Great service can come from unique places. I buy my night crawlers (worms) for fishing at Jerry’s Bait Shop…an antique, all-purpose country store. Buying night crawlers involves several steps: opening the refrigerator, taking out a Styrofoam cup of worms, pouring them into a large container to make certain they are all wiggling (therefore alive), replacing the worms in the cup and purchasing the worms. Anglers are right particular about their fish bait. So, Jerry’s creates a service process that keeps his customers in complete control.
First, the refrigerator is right next to the fishing lures and hooks so customers there to buy hooks remember to get worms and vice versa. Some establishments would separate these and keep them under control of management. There is large note on the refrigerator door reminding customers to check the worms in the large funnel shaped bucket to check for wiggling. And, when the cash register is involved, there is a checklist on the customer’s side—need a fishing license, cold drinks, cigarettes, etc. The goal is clearly to help customers avoid getting in the middle of the lake only to discover a critical fishing item is missing.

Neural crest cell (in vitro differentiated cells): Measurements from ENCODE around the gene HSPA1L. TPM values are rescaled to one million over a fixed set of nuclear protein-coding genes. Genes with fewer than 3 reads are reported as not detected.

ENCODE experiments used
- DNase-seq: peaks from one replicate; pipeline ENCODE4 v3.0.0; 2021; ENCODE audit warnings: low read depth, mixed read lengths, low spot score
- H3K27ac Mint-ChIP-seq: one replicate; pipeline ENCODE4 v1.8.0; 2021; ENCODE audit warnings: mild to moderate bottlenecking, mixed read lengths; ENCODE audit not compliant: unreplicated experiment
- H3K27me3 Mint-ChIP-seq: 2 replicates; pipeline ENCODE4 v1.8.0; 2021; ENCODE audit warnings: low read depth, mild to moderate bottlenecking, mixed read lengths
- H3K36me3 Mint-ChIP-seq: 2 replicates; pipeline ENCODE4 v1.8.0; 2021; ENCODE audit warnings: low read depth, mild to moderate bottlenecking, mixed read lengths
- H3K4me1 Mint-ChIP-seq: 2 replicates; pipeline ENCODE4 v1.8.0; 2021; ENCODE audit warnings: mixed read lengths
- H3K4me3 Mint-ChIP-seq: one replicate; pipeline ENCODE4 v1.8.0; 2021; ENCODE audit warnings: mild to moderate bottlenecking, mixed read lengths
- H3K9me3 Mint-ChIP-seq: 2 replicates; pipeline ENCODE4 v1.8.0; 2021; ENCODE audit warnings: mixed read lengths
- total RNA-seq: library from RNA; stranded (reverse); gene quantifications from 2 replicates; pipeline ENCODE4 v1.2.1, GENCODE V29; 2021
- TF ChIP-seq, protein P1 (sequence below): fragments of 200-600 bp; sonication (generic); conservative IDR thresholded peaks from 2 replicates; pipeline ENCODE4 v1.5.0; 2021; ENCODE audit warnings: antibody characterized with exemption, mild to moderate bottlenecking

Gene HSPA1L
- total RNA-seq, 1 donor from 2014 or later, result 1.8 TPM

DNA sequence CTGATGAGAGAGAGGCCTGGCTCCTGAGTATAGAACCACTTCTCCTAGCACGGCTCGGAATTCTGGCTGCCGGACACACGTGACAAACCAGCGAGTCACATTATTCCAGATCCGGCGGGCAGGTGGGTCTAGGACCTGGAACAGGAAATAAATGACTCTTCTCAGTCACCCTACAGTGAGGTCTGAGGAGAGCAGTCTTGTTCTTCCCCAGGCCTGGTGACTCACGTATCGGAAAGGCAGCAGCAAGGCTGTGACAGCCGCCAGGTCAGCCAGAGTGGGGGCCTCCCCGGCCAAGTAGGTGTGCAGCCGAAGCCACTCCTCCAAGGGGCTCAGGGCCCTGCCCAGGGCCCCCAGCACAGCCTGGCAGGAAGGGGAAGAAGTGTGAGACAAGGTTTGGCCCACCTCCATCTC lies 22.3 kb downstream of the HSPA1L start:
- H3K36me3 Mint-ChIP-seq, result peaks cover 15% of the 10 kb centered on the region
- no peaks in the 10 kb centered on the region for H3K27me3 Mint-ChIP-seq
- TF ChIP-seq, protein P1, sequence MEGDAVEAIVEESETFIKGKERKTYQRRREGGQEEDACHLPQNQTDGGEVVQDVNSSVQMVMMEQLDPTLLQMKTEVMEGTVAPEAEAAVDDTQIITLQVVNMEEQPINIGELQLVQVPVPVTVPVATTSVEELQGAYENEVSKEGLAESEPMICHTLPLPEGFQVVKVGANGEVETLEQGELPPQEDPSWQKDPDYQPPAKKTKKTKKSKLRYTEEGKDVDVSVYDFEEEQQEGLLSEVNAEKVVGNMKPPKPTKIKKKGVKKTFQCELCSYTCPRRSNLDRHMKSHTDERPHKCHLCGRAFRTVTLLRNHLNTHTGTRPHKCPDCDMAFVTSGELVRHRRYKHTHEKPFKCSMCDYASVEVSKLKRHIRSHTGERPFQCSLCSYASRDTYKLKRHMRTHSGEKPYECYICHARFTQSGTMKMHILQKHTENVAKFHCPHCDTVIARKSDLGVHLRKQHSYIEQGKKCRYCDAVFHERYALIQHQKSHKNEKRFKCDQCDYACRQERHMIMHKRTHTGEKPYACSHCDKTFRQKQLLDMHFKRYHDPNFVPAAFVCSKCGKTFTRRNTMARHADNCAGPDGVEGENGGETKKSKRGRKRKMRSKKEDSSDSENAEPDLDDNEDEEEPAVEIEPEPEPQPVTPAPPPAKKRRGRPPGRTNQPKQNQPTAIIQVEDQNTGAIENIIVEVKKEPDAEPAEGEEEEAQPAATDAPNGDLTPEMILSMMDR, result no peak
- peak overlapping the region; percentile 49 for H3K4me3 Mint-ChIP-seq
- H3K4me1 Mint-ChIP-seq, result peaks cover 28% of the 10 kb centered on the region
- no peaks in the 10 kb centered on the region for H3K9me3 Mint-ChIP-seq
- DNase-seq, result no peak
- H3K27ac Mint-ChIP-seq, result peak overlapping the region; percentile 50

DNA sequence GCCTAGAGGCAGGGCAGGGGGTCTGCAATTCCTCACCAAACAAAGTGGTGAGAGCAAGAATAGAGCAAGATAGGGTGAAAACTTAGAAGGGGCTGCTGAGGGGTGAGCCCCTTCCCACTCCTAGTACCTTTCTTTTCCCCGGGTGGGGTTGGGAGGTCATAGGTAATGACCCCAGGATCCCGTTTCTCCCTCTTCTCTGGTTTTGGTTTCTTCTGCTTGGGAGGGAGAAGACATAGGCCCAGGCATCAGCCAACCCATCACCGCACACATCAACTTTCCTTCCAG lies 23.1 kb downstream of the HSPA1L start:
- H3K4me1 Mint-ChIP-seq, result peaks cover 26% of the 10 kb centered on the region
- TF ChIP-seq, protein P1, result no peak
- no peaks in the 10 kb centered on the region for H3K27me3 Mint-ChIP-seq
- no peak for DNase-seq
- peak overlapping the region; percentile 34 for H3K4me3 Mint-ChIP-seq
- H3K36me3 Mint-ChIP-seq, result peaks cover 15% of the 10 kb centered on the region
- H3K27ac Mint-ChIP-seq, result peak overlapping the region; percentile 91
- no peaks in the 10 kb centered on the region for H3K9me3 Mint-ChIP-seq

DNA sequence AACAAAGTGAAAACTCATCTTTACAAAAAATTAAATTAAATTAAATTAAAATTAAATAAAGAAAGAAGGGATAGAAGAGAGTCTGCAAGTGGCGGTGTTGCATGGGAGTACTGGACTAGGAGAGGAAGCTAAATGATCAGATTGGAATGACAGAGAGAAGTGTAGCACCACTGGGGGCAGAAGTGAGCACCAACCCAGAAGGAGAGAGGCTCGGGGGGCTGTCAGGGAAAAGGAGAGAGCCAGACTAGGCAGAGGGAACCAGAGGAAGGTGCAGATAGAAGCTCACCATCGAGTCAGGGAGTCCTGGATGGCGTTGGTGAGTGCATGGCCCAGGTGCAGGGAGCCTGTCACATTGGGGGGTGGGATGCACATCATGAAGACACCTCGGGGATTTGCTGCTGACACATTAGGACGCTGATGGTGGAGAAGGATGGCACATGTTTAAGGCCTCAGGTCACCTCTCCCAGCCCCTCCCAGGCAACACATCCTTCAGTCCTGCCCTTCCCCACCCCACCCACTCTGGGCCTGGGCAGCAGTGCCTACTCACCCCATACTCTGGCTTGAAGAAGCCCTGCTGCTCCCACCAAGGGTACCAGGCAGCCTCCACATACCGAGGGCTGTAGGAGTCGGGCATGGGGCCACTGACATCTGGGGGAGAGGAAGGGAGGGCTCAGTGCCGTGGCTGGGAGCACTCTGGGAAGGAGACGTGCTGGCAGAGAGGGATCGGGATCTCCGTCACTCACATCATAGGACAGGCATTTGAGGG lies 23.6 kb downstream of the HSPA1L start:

Great service providers don’t just provide service convenience. They insure customer-centric convenience. They think about the moment-to-moment experience through the customer’s eyes and emotions. What are you doing to take an empathy walk with your customers? How can you make certain service delivery processes are crafted with the customer’s experience in mind?